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Physical Geography

Carla Grandy
, City College of San Francisco
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Summary


This course is an overview of both the atmospheric and geomorphologic aspects of physical geography. The first half of the semester deals with atmospheric processes and meteorology, including climate change. The second half of the course begins with plate tectonics and interior processes and moves on to geomorphology.

Course Type:
Entry Level :Physical Geography

Course Size:
71-150

Course Format:
Lecture only

Institution Type:
Two Year College

Course Context:

This is an introductory course with no pre-requisites. Most (~80-100%) of students are non-majors, mostly non-science majors who are taking the class to fulfill a physical science requirement. There is also a lab class that is offered and coordinates with the lecture, but it is not required and many students either do not enroll in it or enroll during a different semester.

In your department, do majors and non-majors take separate introductory courses? no

If students take a "non-majors" course, and then decide to become a major, do they have to go back and take an additional introductory course? no

Course Content:

The first half of the course focuses on meteorology and atmospheric science including the structure of the atmosphere, atmospheric circulation and moisture, storms, climate classification, and climate change. The second half of the class focuses on plate tectonics and more traditional geology topics of folding, faulting, and earthquakes. We finish the semester with geomorphology including: mass wasting, fluvial processes, arid and glacial landscapes, and coastlines. The optional lab that accompanies the course follows the same sequence.

Course Goals:

1. Students will be able why different locations experience different weather patterns.
2. Students will be able to watch the weather on the news or look at a weather map and understand how the pressure systems relate to temperature and precipitation patterns.
3. Students will gain an understanding of the basic mechanics involved in climate change and be able to make informed interpretations of climate change issues.
4. Students will understand tectonic setting and how it relates to geologic features.
5. Students will understand why we have earthquakes in the Bay Area.
6. When students are on a road trip they will look around and even if they don't understand the origin of the topographic and geologic features around them, then at least notice them and wonder why.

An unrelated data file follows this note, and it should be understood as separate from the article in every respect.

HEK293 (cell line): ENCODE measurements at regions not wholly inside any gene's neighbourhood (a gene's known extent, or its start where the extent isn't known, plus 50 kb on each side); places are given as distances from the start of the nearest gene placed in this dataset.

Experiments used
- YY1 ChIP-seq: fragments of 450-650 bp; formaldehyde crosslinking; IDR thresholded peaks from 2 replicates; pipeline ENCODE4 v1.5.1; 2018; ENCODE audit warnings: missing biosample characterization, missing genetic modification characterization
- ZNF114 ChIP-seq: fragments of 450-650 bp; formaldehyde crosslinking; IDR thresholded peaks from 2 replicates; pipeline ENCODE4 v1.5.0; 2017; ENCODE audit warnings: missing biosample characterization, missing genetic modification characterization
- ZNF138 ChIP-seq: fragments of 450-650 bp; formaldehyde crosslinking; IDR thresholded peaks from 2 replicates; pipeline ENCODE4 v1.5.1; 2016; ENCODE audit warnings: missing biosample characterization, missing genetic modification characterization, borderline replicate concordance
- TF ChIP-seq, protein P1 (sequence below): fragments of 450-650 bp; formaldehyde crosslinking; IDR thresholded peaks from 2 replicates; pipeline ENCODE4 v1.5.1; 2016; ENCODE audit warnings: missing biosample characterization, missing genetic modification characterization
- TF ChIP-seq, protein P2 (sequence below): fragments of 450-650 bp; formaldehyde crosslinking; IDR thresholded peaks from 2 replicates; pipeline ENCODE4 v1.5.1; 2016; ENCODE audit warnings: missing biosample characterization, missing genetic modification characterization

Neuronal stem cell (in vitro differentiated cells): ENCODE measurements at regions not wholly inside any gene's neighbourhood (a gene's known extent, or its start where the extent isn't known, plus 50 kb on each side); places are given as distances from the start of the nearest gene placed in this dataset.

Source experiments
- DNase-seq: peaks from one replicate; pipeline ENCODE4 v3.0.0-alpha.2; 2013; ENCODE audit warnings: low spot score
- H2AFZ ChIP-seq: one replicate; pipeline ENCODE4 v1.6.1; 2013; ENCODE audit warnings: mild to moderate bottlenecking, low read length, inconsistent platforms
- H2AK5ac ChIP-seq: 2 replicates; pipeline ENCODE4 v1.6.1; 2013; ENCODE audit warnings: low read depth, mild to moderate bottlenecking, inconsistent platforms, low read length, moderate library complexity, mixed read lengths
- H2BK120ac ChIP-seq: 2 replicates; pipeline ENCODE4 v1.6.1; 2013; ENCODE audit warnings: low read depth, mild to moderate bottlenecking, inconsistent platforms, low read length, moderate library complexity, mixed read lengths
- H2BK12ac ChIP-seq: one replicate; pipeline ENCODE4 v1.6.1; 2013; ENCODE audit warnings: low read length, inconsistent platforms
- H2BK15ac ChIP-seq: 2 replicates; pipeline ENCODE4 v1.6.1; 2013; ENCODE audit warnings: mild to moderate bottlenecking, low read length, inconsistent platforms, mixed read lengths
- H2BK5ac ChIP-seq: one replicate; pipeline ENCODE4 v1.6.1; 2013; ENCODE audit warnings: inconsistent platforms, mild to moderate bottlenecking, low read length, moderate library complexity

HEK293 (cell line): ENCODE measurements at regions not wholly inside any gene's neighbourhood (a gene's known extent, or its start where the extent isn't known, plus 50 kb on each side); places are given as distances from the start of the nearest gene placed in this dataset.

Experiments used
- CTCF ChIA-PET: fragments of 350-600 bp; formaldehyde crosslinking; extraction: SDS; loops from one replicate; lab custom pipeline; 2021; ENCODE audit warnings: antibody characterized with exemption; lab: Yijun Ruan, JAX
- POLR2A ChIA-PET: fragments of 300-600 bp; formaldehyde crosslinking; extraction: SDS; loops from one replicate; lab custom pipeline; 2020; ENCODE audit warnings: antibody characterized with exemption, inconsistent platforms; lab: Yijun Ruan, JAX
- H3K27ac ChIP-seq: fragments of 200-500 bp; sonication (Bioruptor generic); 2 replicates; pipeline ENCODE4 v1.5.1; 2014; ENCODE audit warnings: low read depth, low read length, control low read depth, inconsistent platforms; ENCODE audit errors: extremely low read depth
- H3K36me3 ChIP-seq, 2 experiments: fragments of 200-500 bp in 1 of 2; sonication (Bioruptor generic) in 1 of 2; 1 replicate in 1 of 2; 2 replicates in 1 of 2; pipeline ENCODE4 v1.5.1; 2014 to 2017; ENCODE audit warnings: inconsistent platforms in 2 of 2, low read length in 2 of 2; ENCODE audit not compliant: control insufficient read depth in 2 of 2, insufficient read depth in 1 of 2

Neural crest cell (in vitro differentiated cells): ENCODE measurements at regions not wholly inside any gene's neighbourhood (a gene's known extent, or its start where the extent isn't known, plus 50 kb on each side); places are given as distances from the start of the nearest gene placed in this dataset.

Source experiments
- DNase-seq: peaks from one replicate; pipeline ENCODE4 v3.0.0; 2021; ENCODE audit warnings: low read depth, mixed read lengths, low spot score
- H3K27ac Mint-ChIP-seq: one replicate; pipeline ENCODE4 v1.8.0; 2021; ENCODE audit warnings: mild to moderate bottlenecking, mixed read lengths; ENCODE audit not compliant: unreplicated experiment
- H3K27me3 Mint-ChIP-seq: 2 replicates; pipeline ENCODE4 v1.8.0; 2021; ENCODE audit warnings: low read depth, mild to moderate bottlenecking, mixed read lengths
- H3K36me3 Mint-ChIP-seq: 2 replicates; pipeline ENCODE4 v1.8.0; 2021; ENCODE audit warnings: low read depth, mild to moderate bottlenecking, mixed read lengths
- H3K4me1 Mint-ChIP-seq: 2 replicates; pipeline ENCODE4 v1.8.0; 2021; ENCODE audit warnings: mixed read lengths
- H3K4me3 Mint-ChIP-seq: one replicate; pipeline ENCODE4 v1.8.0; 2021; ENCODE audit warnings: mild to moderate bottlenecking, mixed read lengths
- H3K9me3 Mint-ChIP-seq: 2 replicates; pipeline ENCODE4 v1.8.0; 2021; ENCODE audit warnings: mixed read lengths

7. Students will be inspired to learn more about their surroundings.

Course Features:

I try to incorporate local features into all of the geology/geomorphology lectures. I also try to do mini-labs in class where they break into small groups and look at rock samples, but it is logistically difficult with the class size.

Course Philosophy:

The course design is constantly changing as I evaluate and get feedback from students on what works and what does not. I find one of the most difficult things about teaching at the 2-year college level is the wide range of academic preparedness of students. To deal with that, I try to cover the basics for everyone, but then also discuss specific examples and delve deeper into topics for the more advanced students.

Assessment:

Student performance is assessed solely on quiz and exam grades. Currently, there are 8 quizzes and 4 exams throughout the semester. I am experimenting with optional field trip assignments that I hope to incorporate as a requirement.

Syllabus:

Syllabus (Microsoft Word 28kB May7 08)

Teaching Materials:

Course Schedule (Microsoft Word 47kB May7 08)

Example activities:
Predicting Weather and Understanding Weather Systems
Exploring the Bay Area

References and Notes:

Physical Geography: A Landscape Appreciation. McKnight and Hess
I commonly give brief news articles from Science Direct that we then discuss in class.


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